Remembering JFK Through His Words

On this day fifty years ago in Dallas, Texas the 35th president of the United States was assassinated. At age 43, he was the youngest president elected to office and also the youngest president to die while in office.

Okay history buffs, I said elected. Teddy Roosevelt was sworn into the presidency at age 42 following the assassination of William McKinley. Here are a few of my favorite quotes from JFK:

“When power leads man toward arrogance, poetry reminds him of his limitations. When power narrows the area of man’s concern, poetry reminds him of the richness and diversity of existence. When power corrupts, poetry cleanses.”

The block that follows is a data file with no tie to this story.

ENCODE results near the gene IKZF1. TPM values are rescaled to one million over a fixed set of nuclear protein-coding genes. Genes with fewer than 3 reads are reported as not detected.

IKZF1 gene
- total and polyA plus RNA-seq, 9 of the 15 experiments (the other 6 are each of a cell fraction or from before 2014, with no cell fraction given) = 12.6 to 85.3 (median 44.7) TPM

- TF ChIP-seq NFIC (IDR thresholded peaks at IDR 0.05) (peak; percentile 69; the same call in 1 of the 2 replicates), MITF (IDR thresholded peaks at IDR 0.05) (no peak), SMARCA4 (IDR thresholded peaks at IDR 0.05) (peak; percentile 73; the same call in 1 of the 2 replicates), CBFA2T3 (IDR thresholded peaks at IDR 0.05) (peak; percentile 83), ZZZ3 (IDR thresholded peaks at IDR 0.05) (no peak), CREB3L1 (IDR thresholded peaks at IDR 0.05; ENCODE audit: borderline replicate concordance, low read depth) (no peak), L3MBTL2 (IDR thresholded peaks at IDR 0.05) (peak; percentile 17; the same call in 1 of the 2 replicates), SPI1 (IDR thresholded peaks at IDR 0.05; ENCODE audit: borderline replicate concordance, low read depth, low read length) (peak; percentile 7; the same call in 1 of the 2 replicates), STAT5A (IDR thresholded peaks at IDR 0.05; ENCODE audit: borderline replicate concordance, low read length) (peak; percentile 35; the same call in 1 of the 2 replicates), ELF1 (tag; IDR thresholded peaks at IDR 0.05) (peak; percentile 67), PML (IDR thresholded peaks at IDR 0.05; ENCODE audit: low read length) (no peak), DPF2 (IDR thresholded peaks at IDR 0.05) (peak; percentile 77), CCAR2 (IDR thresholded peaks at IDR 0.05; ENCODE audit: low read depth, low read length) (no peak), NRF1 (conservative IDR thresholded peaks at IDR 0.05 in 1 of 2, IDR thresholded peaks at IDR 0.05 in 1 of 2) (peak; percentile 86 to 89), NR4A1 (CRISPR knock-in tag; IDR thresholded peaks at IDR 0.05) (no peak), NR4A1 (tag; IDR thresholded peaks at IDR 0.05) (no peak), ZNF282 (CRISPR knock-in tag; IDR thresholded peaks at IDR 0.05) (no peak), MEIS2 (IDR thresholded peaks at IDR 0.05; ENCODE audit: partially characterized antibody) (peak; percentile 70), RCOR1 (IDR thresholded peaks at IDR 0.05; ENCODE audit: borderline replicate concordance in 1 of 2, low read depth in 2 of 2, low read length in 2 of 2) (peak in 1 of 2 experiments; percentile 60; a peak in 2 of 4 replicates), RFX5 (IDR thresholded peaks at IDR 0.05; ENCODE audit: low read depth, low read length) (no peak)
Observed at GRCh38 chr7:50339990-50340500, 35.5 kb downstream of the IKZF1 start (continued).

“To state the facts frankly is not to despair the future nor indict the past. The prudent heir takes careful inventory of his legacies and gives a faithful accounting to those whom he owes an obligation of trust.”

“The problems of the world cannot possibly be solved by skeptics or cynics whose horizons are limited by the obvious realities. We need men who can dream of things that never were.”

“Efforts and courage are not enough without purpose and direction.”

“A man may die, nations may rise and fall, but an idea lives on.”


Word of the Day: sentient

sen·tient adjective \ˈsen(t)-sh(ē-)ənt, ˈsen-tē-ənt\ : able to feel, see, hear, smell, or taste

Full Definition of SENTIENT

1: responsive to or conscious of sense impressions <sentient beings>
2: aware
3: finely sensitive in perception or feeling
sen·tient·ly adverb

Origin of SENTIENT

Latin sentient-, sentiens, present participle of sentire to perceive, feel

First Known Use: 1632

Definition source:

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